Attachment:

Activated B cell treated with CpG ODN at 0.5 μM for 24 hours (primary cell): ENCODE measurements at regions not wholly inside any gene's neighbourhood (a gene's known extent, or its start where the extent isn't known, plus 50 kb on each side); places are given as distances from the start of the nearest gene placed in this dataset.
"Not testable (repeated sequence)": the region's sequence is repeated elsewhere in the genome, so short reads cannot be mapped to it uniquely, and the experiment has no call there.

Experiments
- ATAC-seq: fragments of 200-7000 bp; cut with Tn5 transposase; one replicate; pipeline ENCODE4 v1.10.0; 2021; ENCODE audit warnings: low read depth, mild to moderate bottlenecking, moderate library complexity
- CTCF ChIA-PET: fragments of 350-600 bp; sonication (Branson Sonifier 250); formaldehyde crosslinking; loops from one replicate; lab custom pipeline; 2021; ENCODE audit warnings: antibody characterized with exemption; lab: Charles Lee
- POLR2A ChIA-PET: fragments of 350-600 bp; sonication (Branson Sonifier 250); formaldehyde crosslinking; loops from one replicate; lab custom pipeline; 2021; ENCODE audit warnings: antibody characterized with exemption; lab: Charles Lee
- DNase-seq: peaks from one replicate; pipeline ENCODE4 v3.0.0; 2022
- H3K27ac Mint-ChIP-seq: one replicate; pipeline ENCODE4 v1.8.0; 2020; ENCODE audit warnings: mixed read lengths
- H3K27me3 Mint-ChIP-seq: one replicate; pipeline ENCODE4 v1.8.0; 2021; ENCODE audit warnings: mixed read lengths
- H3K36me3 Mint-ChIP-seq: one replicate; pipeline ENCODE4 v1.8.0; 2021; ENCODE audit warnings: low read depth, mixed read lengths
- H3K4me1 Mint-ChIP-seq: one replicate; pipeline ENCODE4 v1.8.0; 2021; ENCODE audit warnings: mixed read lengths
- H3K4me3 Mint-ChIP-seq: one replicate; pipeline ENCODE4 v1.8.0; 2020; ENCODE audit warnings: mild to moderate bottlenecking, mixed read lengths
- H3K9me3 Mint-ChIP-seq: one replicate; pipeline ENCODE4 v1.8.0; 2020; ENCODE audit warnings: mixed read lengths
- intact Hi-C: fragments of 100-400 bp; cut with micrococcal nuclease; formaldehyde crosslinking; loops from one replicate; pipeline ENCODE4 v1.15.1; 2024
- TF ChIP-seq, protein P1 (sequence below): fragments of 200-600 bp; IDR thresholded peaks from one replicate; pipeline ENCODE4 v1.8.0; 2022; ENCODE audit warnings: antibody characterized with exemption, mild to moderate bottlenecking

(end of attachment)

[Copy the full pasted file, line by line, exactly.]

Activated B cell treated with CpG ODN at 0.5 μM for 24 hours (primary cell): ENCODE measurements at regions not wholly inside any gene's neighbourhood (a gene's known extent, or its start where the extent isn't known, plus 50 kb on each side); places are given as distances from the start of the nearest gene placed in this dataset.
"Not testable (repeated sequence)": the region's sequence is repeated elsewhere in the genome, so short reads cannot be mapped to it uniquely, and the experiment has no call there.

Experiments
- ATAC-seq: fragments of 200-7000 bp; cut with Tn5 transposase; one replicate; pipeline ENCODE4 v1.10.0; 2021; ENCODE audit warnings: low read depth, mild to moderate bottlenecking, moderate library complexity
- CTCF ChIA-PET: fragments of 350-600 bp; sonication (Branson Sonifier 250); formaldehyde crosslinking; loops from one replicate; lab custom pipeline; 2021; ENCODE audit warnings: antibody characterized with exemption; lab: Charles Lee
- POLR2A ChIA-PET: fragments of 350-600 bp; sonication (Branson Sonifier 250); formaldehyde crosslinking; loops from one replicate; lab custom pipeline; 2021; ENCODE audit warnings: antibody characterized with exemption; lab: Charles Lee
- DNase-seq: peaks from one replicate; pipeline ENCODE4 v3.0.0; 2022
- H3K27ac Mint-ChIP-seq: one replicate; pipeline ENCODE4 v1.8.0; 2020; ENCODE audit warnings: mixed read lengths
- H3K27me3 Mint-ChIP-seq: one replicate; pipeline ENCODE4 v1.8.0; 2021; ENCODE audit warnings: mixed read lengths
- H3K36me3 Mint-ChIP-seq: one replicate; pipeline ENCODE4 v1.8.0; 2021; ENCODE audit warnings: low read depth, mixed read lengths
- H3K4me1 Mint-ChIP-seq: one replicate; pipeline ENCODE4 v1.8.0; 2021; ENCODE audit warnings: mixed read lengths
- H3K4me3 Mint-ChIP-seq: one replicate; pipeline ENCODE4 v1.8.0; 2020; ENCODE audit warnings: mild to moderate bottlenecking, mixed read lengths
- H3K9me3 Mint-ChIP-seq: one replicate; pipeline ENCODE4 v1.8.0; 2020; ENCODE audit warnings: mixed read lengths
- intact Hi-C: fragments of 100-400 bp; cut with micrococcal nuclease; formaldehyde crosslinking; loops from one replicate; pipeline ENCODE4 v1.15.1; 2024
- TF ChIP-seq, protein P1 (sequence below): fragments of 200-600 bp; IDR thresholded peaks from one replicate; pipeline ENCODE4 v1.8.0; 2022; ENCODE audit warnings: antibody characterized with exemption, mild to moderate bottlenecking